A thirty-something year-old man named Harold and his elderly father, Albert, work as rag and bone men (collecting and selling junk). Harold is ambitious and wants to better himself, but his... See full summary »
Harry H. Corbett,
A small time thief is recruited by a mobster to help with the racketeering. He doesn't like the job, but with the mob on his back, a femme fatale in his bed and a sick friend to care for, he will have to keep all his wits about him.
One morning after a particularly wild party, Chrissy and Jo wake up to find Robin sleeping in their bath. He needs a place to live, they need a flatmate that can cook, so they decide to let... See full summary »
A man in London tries to help a counter-espionage Agent. But when the Agent is killed, and the man stands accused, he must go on the run to save himself and stop a spy ring which is trying to steal top secret information.
Pupils run amok at Maudlin Street School in an attempt to hang on to their headmaster. He has applied for a new job, but the students like him and don't want to lose him. They concoct a ... See full summary »
When Jack Warner died in 1981, aged eighty-five, his coffin was borne by officers from Paddington Green police station, where series Creator Ted Willis had done much of his initial research for the show in 1955, and where Dixon was actually stationed in The Blue Lamp (1950). See more »
The most beloved of British serials that ran for 430 episodes for an entire generation - and no-one appears to have thought this worth commenting on! No series before or since has generated the viewer affection that PC George Dixon managed.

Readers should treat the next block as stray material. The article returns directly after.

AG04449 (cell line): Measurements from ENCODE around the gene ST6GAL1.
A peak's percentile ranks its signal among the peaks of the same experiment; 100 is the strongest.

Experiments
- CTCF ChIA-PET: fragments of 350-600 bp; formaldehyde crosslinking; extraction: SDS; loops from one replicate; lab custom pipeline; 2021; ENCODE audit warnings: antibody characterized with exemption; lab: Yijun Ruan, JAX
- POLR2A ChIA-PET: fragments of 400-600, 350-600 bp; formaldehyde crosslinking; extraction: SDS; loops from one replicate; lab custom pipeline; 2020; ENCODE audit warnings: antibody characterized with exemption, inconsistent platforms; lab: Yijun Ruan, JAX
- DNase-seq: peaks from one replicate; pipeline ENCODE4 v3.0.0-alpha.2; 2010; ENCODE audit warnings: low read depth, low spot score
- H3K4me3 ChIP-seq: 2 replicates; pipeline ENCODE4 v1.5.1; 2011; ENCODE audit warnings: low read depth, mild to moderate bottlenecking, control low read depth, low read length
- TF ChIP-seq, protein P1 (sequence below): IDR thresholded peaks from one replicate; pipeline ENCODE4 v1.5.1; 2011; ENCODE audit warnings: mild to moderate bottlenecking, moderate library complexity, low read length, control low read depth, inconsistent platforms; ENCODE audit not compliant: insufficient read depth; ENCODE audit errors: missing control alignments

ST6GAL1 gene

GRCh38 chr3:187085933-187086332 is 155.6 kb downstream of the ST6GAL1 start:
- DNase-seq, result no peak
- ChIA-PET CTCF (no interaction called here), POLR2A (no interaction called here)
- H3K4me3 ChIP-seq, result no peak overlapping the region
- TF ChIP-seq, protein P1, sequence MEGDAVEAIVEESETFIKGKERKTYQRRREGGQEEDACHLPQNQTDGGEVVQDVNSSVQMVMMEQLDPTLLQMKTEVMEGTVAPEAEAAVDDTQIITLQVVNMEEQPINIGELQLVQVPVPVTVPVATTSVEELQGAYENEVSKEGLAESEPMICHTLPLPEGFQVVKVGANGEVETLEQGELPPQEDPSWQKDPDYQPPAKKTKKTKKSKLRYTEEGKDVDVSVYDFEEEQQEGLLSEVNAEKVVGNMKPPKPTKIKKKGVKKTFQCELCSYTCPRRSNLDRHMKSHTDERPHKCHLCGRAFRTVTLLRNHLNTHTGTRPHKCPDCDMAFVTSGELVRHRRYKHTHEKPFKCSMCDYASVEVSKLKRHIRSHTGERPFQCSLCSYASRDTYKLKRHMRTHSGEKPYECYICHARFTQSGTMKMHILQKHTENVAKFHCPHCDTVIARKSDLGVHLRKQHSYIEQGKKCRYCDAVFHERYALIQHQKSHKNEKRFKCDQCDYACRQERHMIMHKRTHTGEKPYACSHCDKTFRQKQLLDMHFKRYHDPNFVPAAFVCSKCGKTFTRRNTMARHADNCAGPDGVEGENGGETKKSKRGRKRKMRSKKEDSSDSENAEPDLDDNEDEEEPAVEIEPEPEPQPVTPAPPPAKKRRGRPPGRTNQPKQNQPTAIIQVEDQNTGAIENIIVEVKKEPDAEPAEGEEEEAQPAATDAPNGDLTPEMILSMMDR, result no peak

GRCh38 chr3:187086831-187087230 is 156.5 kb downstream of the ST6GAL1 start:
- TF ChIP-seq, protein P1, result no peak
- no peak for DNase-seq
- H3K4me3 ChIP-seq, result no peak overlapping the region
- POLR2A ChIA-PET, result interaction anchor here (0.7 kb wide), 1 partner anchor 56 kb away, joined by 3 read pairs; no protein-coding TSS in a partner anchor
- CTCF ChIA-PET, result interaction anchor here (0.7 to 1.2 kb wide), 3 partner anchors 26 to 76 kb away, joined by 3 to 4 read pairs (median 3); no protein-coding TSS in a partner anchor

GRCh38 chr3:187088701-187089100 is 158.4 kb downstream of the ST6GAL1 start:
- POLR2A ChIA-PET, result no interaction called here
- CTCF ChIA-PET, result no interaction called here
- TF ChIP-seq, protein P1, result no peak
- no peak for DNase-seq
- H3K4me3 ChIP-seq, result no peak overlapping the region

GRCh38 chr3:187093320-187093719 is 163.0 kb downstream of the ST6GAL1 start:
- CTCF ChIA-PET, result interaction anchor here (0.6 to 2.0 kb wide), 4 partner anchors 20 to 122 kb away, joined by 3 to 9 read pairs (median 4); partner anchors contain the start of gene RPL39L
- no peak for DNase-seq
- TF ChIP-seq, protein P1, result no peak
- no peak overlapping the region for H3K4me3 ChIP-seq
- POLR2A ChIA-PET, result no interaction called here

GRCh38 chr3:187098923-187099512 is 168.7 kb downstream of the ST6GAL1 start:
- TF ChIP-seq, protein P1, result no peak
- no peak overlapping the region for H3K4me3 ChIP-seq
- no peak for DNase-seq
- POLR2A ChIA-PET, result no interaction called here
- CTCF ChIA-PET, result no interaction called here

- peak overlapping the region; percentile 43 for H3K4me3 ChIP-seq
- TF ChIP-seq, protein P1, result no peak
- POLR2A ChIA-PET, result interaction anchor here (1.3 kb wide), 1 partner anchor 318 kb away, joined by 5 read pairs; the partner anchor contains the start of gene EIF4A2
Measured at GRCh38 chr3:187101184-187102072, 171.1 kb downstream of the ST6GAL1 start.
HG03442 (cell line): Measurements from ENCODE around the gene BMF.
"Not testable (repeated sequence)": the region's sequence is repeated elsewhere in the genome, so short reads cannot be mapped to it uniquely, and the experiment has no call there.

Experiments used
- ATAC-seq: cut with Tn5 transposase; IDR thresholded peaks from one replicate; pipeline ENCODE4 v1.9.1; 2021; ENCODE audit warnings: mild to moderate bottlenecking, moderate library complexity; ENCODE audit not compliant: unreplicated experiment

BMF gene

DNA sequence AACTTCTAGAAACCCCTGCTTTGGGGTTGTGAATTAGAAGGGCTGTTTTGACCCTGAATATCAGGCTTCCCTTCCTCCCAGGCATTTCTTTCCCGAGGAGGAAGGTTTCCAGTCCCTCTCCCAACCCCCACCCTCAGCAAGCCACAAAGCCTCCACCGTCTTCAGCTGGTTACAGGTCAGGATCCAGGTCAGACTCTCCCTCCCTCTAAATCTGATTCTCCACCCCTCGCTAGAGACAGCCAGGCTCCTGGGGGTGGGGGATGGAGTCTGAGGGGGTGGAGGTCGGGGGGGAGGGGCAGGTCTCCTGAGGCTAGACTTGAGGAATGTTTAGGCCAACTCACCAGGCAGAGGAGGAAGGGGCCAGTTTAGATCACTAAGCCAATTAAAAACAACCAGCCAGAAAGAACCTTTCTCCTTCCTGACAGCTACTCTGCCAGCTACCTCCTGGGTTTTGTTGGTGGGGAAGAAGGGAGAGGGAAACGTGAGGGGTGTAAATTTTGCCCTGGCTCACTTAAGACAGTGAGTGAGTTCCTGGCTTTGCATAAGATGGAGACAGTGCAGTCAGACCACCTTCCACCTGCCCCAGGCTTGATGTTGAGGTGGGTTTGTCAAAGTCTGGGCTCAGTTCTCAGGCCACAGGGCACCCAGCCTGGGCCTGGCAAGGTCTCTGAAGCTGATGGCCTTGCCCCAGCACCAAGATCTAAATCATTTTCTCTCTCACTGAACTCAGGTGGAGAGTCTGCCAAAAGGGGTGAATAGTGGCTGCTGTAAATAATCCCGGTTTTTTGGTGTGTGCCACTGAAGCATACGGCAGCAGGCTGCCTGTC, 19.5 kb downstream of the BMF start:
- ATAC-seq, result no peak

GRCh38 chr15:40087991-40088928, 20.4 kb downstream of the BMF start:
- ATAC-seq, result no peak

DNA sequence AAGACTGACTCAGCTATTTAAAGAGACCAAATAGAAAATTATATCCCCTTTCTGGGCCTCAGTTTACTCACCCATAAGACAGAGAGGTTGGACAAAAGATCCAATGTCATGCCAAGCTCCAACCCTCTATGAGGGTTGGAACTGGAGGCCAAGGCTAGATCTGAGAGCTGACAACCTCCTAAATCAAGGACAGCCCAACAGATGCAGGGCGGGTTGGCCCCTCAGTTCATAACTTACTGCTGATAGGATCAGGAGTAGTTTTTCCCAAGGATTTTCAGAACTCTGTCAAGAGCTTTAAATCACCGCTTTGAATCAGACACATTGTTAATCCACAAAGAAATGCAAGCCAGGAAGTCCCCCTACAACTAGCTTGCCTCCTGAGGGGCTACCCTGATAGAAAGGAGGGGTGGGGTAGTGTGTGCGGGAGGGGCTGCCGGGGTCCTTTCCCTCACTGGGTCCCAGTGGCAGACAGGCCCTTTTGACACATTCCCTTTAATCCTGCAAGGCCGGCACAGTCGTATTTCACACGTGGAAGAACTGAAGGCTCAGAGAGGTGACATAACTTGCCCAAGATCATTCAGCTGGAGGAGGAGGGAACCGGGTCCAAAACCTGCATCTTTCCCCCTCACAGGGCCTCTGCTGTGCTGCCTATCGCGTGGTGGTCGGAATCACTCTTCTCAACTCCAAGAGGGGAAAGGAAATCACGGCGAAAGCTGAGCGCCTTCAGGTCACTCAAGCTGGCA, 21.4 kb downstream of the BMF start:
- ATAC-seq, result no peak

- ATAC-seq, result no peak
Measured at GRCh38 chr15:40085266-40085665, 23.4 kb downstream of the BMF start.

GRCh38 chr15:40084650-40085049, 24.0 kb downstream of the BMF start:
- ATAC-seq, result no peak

An extension of the tremendously popular Basil Dearden film of 1950 entitled THE BLUE LAMP, brit actor Jack Warner was so typecast in this role, he received truck-loads of fan-mail for almost twenty years addressed simply to "PC Dixon." He was loved and idolised by millions right up until his death from pneumonia in 1981.
I remember clearly the first episode in 1955, it was just one week after we got television...a tiny 12" screen in grainy black and white! I watched that show all my childhood. I grew up with the characters in it, yet PC Dixon NEVER changed. The epitome of one's concept of British dignity and decency, PC Dixon had a heart bigger than any. Selfless, tireless, incorruptible and representing pretty much everything that modern society has rid itself of, the stalwart of fictional Dock Green Police Station rode his bike from adventure to adventure. No smart comments, no punch-ups, bad language ANYTHING vaguely indelicate. Yet you KNEW after each episode that crime really does not pay and that we all had a choice in life.
I wish more than anything that I could meet PC Dixon today. He alone could re-establish my childhood beliefs and dreams.
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